Introduction: Cryptogenic stroke accounts for 30–40% of ischaemic strokes, and may be due to undetected atrial fibrillation (AF). Conventionally, 24-hour ECG monitoring is used to detect AF after a cryptogenic stroke; however, the CRYSTAL AF trial concluded that insertable cardiac monitoring (ICM) was superior to conventional-hour ECG monitoring in AF detection with 19.0% and 2.3% detection rate, respectively, at 3 years. NICE has now recommended the use of Reveal LINQ™ ICM (RL-ICM) as an option for detection of AF after cryptogenic stroke if initial Holter monitoring has failed to detect AF.
Methods: At Nottingham University Hospital NHS Trust, we established a service with the Stroke Team for RL-ICM insertion in patients with cryptogenic stroke for AF detection. The inclusion criteria were confirmation of stroke/transient ischaemic attack, sinus rhythm on 12-lead ECG, no embolic source on transthoracic echocardiogram, negative prolonged Holter monitoring, modified Rankin score 0–3, normal CT or MR angiogram of brain, normal carotid ultrasound, and normal hyper-coagulable screening if <55 years old. The exclusion criteria were known AF or atrial flutter, indication for pacemaker or implantable cardiac defibrillator, anticoagulation deemed inappropriate, or already on anticoagulation.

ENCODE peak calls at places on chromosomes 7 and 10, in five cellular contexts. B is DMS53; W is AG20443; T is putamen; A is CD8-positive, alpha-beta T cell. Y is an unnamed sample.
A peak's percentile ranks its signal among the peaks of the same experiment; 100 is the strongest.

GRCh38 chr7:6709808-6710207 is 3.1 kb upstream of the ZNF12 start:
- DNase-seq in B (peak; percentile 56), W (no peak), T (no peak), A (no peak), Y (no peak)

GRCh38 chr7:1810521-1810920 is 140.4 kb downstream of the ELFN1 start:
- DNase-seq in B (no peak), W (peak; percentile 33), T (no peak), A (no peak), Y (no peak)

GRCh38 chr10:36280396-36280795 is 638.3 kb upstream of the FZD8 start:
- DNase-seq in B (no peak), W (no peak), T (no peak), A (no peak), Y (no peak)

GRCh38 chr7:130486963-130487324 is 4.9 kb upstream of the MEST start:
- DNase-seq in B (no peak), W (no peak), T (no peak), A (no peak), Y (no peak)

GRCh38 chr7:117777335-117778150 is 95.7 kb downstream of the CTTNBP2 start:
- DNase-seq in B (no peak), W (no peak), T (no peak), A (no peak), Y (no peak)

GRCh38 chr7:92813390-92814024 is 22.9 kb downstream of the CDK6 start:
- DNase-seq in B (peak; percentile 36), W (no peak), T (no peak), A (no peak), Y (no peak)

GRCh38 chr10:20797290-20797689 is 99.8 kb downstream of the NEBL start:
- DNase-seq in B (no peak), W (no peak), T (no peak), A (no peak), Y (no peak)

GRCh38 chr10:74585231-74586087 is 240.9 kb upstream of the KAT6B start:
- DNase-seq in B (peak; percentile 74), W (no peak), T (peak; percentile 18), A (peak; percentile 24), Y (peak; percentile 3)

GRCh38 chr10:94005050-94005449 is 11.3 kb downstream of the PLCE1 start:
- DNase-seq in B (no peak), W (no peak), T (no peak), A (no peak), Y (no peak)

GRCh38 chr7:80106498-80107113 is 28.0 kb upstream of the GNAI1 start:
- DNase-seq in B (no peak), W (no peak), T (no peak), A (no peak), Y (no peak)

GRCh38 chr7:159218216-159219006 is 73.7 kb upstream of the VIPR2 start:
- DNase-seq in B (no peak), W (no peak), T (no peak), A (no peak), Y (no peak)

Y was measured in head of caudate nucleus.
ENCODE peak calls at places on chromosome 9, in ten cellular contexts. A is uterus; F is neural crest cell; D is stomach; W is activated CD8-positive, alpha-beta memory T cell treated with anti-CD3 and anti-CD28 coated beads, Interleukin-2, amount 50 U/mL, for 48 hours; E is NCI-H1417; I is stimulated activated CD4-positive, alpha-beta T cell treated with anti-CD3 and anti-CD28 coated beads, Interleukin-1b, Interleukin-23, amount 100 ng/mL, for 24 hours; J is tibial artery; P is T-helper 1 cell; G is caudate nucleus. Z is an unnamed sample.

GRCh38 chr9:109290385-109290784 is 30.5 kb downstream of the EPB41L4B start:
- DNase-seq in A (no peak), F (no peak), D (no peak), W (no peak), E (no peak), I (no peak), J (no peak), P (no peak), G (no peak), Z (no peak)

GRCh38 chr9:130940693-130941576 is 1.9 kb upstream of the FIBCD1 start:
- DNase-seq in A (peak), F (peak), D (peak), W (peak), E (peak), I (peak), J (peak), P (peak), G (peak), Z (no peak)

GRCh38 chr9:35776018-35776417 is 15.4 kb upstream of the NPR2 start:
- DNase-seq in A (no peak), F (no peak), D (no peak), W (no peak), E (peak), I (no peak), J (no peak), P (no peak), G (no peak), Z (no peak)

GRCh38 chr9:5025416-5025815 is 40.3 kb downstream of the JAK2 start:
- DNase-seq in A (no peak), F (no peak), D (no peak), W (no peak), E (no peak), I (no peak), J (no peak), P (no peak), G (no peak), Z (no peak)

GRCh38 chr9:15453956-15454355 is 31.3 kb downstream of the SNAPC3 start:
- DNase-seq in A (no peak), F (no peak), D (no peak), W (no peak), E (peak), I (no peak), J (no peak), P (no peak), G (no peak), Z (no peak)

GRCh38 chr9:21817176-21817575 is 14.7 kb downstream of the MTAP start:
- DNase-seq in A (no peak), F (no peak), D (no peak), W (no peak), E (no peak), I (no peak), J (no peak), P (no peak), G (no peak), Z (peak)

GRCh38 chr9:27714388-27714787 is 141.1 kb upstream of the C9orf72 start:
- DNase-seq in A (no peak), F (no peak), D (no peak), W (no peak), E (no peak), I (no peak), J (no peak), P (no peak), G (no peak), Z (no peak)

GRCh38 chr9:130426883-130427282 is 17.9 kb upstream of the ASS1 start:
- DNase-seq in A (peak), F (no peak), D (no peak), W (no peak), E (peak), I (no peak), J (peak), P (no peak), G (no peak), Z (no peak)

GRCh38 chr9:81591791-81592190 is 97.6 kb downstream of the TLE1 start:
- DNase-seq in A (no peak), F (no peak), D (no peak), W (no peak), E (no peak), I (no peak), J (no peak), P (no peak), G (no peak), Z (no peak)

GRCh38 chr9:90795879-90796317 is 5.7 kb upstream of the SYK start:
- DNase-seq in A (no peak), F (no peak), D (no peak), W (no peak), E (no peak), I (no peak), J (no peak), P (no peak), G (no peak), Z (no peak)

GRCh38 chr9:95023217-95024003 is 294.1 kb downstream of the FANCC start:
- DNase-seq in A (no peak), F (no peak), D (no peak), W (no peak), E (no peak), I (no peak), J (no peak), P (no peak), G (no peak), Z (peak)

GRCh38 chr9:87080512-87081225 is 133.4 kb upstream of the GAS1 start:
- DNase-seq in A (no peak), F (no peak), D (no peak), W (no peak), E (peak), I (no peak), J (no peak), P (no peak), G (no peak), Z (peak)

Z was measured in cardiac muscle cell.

Results: Between 29th January 2018 and 6th May 2021, 55 patients were referred for RL-ICM insertion from the Stroke Team (age 63.4 ± 14.7 years; range 24–94); male 34 (61.8%); stroke 49 (89); transient ischaemic attack 6 (10.9%); hypertension 23 (41.8%); diabetes 7 (12.7%); hypercholesterolaemia 22 (40%); current smoker 2 (3.6%); and coronary artery disease 7 (12.7%). Twenty-five (45.5%) patients have been implanted to date, with implants dates ranging between 27th March 2018 and 27th May 2021. The average time between referral and RL-ICM implantation was 82 days (median 74 days; range 29–321). Atrial fibrillation has been detected in 7 (28%) patients. The mean time for detection was 153 days (median 20 days; range 1–579). The shortest episode of AF was 10 seconds and the longest was 16 hours with a mean of 3 hours. Once detection was established, out of the 7 patients, the Stroke Team started anticoagulation in 6 (85.7%) patients; 1 patient was not anti-coagulated due to his AF lasting <30 seconds. Two of these patients died; one due to COVID-19 pneumonia and the other of an unclear cause. No patient had further stroke while awaiting RL-ICM implantation.
Conclusion: The current detection rate of AF at our centre is 28% at a median time of 20 days. Although the number of patients in our cohort is very small, this appears to be much higher than the findings of CRYSTAL AF where detection rate of AF was 19% at 3 years. Our RL-ICM implant waiting times have significantly increased due to the COVID-19 pandemic, with currently 30 cryptogenic stroke patients still awaiting implantation. The initial high detection rate of AF in our patient population with RL-ICM highlights the importance of this service, and the need for finding solutions to our long waiting times for RL-ICM insertion.